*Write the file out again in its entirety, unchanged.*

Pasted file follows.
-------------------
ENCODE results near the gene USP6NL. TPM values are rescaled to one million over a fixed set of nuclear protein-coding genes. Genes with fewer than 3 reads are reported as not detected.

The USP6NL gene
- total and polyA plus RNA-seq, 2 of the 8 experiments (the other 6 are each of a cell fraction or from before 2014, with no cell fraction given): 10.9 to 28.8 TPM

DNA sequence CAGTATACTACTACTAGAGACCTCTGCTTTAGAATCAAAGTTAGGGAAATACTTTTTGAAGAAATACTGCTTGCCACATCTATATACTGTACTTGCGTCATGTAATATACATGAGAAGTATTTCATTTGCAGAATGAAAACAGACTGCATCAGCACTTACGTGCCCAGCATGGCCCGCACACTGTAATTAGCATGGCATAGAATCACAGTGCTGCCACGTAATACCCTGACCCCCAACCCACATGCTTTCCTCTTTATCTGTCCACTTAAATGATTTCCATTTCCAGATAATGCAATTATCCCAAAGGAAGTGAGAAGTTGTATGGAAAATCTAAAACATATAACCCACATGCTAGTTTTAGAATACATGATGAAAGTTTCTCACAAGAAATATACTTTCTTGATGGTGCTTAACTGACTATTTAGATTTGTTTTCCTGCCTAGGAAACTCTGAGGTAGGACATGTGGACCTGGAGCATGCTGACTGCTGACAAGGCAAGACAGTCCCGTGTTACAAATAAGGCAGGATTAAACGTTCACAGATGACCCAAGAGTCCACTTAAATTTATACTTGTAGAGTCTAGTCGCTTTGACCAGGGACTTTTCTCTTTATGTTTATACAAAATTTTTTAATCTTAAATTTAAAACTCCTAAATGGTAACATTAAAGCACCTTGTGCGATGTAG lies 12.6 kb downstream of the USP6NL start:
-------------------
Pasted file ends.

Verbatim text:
ENCODE results near the gene USP6NL. TPM values are rescaled to one million over a fixed set of nuclear protein-coding genes. Genes with fewer than 3 reads are reported as not detected.

The USP6NL gene
- total and polyA plus RNA-seq, 2 of the 8 experiments (the other 6 are each of a cell fraction or from before 2014, with no cell fraction given): 10.9 to 28.8 TPM

DNA sequence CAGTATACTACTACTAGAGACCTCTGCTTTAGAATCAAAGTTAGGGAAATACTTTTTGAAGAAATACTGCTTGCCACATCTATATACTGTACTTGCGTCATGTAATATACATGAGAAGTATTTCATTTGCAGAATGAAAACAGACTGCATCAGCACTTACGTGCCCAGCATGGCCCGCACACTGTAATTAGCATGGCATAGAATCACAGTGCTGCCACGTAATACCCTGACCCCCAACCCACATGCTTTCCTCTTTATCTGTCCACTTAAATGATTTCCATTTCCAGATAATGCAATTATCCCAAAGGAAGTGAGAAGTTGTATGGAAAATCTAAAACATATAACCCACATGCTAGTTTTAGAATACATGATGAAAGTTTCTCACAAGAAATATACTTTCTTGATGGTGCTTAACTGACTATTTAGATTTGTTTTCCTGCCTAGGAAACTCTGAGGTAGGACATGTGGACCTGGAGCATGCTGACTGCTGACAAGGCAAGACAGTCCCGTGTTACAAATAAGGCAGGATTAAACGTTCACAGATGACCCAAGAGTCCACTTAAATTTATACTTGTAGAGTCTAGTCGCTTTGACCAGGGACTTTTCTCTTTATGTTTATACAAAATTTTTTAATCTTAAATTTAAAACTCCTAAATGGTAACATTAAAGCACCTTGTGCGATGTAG lies 12.6 kb downstream of the USP6NL start: